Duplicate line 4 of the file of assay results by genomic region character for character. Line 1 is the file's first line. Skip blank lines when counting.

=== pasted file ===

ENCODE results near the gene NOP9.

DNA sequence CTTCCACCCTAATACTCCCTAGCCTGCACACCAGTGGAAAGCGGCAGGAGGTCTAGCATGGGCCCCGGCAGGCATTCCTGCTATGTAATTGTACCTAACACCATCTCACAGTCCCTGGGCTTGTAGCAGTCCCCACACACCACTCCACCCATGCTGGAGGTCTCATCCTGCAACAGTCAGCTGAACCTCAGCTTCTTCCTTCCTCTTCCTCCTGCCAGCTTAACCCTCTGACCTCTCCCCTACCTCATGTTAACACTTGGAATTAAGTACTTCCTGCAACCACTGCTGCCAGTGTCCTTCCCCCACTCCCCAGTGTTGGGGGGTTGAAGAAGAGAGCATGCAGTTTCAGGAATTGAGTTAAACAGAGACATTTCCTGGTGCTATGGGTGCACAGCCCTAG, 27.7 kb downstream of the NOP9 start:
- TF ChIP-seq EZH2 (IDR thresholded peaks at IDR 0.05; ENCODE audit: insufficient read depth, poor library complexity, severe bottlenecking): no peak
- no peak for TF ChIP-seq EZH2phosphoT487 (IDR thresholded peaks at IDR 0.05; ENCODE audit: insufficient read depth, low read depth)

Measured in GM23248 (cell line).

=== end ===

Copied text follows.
- no peak for TF ChIP-seq EZH2phosphoT487 (IDR thresholded peaks at IDR 0.05; ENCODE audit: insufficient read depth, low read depth)